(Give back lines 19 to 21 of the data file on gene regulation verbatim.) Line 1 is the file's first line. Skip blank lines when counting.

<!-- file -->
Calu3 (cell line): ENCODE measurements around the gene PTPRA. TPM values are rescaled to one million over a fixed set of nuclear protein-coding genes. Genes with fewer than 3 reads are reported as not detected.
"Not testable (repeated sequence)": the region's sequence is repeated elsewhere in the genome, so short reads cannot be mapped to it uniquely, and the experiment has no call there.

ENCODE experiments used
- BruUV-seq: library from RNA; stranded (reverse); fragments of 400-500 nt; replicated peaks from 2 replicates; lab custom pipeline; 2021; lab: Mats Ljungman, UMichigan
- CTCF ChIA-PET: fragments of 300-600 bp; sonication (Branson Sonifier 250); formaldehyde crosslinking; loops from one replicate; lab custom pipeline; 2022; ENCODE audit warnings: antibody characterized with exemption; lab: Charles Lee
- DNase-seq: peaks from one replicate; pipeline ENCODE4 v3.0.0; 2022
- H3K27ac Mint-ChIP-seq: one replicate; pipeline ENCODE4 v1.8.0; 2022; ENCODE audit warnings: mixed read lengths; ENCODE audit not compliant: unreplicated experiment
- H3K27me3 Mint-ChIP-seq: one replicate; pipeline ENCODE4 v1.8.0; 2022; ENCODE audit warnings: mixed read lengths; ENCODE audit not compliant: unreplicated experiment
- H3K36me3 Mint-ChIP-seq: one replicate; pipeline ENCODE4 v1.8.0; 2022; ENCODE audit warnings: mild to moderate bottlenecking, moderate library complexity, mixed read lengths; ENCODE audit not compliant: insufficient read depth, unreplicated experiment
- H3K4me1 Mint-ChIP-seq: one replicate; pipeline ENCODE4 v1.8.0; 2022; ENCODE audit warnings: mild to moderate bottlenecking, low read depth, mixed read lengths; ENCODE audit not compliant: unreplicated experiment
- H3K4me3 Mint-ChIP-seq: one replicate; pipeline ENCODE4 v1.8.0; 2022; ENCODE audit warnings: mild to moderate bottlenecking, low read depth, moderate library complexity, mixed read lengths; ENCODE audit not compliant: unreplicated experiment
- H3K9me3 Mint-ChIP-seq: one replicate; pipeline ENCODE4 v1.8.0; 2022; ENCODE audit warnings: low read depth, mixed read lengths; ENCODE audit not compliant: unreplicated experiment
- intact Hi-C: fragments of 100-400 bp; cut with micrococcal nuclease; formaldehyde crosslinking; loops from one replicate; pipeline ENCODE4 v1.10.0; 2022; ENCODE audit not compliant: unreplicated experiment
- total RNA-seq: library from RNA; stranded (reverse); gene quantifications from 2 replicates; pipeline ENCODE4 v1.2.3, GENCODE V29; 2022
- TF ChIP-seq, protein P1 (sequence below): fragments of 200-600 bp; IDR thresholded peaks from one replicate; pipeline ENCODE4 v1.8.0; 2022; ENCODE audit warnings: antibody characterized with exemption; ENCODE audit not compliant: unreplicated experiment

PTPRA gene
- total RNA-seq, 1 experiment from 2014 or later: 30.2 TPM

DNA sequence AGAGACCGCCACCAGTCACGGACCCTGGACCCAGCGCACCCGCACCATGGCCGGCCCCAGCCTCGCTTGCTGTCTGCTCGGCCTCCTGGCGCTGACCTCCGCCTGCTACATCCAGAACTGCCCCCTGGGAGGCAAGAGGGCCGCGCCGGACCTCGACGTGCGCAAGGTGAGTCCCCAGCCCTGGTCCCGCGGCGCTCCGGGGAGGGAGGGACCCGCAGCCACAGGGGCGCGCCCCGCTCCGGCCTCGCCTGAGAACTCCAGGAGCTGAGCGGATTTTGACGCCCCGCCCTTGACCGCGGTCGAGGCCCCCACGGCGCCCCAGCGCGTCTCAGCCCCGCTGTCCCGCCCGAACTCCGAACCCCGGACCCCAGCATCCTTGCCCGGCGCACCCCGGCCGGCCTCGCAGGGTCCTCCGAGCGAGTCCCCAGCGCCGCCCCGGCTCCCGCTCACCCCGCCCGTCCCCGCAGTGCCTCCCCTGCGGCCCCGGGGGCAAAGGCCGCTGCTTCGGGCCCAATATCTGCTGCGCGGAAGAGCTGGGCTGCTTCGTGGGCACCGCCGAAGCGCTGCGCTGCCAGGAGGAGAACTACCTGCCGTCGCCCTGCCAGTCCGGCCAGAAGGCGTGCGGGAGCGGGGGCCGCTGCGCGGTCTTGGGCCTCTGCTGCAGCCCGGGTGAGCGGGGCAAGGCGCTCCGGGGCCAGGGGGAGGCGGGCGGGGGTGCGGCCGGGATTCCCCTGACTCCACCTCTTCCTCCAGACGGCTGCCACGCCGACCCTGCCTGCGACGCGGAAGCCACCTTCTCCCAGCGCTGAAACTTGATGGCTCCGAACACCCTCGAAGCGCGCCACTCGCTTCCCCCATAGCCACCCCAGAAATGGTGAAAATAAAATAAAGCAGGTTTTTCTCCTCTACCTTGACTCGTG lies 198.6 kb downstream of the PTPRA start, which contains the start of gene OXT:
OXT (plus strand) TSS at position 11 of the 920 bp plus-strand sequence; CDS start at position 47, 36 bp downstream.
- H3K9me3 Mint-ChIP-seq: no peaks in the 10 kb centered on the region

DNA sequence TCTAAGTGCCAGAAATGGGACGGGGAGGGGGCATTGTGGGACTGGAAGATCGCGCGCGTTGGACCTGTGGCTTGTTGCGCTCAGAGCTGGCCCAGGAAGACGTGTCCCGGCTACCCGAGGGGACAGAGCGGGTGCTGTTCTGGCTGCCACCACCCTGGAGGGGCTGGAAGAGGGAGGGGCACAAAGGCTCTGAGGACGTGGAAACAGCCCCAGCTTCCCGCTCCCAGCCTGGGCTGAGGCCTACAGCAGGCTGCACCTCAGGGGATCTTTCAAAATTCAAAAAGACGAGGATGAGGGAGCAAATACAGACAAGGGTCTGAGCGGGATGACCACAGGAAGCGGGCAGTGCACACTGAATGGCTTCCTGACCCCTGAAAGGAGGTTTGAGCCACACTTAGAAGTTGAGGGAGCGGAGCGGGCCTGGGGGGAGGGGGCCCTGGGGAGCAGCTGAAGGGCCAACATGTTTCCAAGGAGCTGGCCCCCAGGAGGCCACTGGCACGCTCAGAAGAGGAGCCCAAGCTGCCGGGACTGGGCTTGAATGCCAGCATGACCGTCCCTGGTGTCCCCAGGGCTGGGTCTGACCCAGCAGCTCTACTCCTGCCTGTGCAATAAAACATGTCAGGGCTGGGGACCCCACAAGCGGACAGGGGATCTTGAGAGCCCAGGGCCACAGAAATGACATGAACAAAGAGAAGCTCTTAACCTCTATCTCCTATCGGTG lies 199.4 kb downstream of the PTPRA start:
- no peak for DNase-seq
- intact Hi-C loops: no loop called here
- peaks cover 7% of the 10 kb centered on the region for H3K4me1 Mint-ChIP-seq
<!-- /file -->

OXT (plus strand) TSS at position 11 of the 920 bp plus-strand sequence; CDS start at position 47, 36 bp downstream.
- H3K9me3 Mint-ChIP-seq: no peaks in the 10 kb centered on the region

DNA sequence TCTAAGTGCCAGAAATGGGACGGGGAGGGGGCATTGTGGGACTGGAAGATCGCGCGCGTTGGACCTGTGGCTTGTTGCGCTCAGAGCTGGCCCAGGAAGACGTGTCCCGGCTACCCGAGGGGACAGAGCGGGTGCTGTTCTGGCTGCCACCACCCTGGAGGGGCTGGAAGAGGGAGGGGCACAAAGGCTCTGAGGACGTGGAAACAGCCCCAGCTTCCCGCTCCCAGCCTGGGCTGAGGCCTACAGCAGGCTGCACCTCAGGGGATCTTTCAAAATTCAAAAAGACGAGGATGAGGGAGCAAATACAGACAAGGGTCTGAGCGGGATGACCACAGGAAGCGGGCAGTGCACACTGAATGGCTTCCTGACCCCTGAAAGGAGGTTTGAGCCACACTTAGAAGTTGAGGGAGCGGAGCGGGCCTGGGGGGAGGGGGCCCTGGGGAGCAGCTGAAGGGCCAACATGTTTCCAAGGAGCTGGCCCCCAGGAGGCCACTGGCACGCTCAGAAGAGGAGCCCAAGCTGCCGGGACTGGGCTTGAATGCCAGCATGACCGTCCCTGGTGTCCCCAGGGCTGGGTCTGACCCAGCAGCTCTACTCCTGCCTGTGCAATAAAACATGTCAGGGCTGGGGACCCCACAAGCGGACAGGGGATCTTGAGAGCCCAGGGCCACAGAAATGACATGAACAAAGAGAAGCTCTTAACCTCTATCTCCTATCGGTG lies 199.4 kb downstream of the PTPRA start: